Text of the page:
What are some of the common mental health issues you are seeing with teens recently?
Vidya Nair, MSW: Lately I am seeing a prevalence of anxiety, mood disorders, and depression. The pandemic and the increase in social media usage have had a huge impact on teen mental health, and not for the better. Often, when children are grappling with emotional and behavioral challenges, these difficulties interfere with their school performance and functioning. As a result, I’m also witnessing social anxiety, school refusal, substance use disorder, eating disorders, and behavior issues.
What do you think are some of the contributing factors?
Vidya Nair, MSW: The more risk factors adolescents are exposed to, the greater the potential impact on their mental health. Some risk factors are obvious – bullying, witnessing or experiencing sexual violence, harsh parenting, and/or severe socioeconomic hardships.Others are more subtle and easier to overlook, such as exploration of identity and pressure to conform . Media influence and gender norms can exacerbate the disparity between an adolescent’s lived reality and their perceptions or aspirations for the future. Other important determinants include the quality of their home life and the relationships they form with peers.
How is this affecting both parents and children? What can parents do to help?
Vidya Nair, MSW: Parents and caregivers need to be equally invested in their children’s mental health and physical health. It is helpful for parents to be aware of what to look for, when to worry, and how to respond. Family relationships can become strained because parents and caregivers do not know how to help their children or themselves. Many families do not have access to proper mental health services, and this puts the entire family in a vulnerable position.Parents who work to be less judgmental often win over their children's trust and become sounding boards for their children as they navigate the many struggles associated with the teen years. Parents can help children by providing unconditional love and acceptance through their mental health struggles.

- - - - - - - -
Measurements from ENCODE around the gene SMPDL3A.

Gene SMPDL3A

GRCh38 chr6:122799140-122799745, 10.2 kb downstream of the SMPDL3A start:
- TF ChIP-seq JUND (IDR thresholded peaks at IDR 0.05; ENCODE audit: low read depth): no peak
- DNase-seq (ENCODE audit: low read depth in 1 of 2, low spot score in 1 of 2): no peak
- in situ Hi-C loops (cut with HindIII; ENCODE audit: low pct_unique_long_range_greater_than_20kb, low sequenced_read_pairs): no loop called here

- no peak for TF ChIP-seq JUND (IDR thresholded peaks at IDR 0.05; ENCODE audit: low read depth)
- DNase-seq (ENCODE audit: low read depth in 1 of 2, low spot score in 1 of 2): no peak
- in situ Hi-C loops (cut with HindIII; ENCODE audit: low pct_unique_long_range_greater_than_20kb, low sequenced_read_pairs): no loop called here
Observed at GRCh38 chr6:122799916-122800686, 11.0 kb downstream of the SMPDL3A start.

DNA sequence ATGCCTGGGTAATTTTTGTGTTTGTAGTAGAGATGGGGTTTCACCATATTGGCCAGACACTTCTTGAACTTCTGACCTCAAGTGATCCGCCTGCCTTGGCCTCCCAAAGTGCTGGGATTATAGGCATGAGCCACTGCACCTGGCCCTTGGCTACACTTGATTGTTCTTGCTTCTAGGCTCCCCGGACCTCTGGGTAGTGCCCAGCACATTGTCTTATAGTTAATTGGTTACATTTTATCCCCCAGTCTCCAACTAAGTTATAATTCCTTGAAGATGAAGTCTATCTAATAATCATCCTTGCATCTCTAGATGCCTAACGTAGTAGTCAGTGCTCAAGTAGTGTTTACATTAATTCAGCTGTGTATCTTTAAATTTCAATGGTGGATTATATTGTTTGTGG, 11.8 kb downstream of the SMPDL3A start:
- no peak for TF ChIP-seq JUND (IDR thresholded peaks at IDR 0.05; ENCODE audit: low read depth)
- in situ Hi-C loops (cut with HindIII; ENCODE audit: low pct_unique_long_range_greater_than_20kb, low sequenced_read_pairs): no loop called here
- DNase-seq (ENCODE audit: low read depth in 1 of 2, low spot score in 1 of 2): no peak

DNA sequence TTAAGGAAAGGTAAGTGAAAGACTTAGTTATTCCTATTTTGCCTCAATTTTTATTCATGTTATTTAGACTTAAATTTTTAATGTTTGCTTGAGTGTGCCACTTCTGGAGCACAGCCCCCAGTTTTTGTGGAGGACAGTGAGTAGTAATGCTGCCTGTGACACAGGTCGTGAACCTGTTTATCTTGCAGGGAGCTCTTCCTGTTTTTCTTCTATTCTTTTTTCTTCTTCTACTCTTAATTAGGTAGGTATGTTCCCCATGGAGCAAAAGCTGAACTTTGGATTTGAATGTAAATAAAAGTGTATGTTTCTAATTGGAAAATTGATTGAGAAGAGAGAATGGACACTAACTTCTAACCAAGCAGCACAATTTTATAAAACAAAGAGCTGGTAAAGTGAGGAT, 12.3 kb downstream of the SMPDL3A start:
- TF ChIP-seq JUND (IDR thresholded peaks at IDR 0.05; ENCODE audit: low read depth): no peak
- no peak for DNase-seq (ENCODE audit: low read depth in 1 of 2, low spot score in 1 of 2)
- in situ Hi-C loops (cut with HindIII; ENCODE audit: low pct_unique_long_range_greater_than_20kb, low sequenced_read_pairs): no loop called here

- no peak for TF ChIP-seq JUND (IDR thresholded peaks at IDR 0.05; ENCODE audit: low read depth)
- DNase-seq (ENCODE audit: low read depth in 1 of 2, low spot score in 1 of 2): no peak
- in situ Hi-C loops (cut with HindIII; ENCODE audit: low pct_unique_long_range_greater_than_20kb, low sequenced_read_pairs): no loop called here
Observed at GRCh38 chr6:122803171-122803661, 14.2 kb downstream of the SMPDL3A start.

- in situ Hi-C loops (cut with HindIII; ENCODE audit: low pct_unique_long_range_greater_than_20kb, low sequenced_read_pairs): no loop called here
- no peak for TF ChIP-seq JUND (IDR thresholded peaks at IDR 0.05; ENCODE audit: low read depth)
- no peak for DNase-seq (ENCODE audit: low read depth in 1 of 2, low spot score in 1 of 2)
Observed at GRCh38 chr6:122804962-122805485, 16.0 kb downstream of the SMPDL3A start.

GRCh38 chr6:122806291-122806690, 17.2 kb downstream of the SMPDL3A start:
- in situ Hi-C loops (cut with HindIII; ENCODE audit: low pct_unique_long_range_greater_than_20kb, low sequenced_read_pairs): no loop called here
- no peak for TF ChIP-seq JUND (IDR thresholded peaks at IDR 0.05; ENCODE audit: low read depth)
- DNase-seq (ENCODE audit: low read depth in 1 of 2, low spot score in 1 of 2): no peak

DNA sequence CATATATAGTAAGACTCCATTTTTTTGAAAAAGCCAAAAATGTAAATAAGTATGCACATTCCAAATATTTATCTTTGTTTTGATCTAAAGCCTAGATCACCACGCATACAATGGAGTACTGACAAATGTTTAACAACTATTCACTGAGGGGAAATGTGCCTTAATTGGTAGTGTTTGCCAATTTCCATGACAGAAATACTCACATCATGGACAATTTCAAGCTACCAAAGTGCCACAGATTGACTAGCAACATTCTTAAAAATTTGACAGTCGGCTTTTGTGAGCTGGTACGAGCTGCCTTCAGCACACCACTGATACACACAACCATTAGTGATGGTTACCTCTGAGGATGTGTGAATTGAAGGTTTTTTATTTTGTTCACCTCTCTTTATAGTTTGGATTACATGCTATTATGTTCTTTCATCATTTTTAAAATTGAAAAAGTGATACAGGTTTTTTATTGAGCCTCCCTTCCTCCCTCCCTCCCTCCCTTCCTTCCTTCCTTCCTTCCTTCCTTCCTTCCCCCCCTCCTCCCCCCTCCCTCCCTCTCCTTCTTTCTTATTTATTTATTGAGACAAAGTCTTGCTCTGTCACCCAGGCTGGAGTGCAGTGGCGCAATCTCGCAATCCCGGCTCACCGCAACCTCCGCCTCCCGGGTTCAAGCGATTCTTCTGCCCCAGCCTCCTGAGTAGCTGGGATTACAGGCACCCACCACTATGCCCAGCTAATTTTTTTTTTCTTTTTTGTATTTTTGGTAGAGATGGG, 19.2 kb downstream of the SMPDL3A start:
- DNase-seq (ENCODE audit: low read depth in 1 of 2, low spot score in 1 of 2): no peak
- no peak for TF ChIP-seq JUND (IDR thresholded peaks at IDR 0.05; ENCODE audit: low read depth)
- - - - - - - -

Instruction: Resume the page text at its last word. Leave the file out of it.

What are some of the therapeutic modalities used and how do they work?
Vidya Nair, MSW: I have found that a combination of different psychotherapy approaches can be helpful.Acceptance and Commitment Therapy (ACT) is designed to help a child understand and accept their inner emotions. Cognitive Behavior Therapy (CBT) can help improve a child's moods, anxiety, and behavior by examining confused or distorted patterns of thinking. Dialectical Behavior Therapy (DBT) can be used to treat older adolescents who have chronic suicidal feelings/thoughts, engage in intentionally self-harmful behaviors, or have borderline personality disorder.Family therapy focuses on helping the family function in more positive and constructive ways by exploring patterns of communication and providing support and education.
Tell me more about your practice with teens.
Vidya Nair, MSW: I consider it an absolute honor to support my adolescent clients. In my experience, the first step is building a therapeutic relationship with the client. Often, adolescents do not want to see a therapist. This always changes once they realize therapy is a safe space. I hold a safe, non-judgmental space for my clients to “just be.” My approach is to work with families to improve their communication and overall well-being.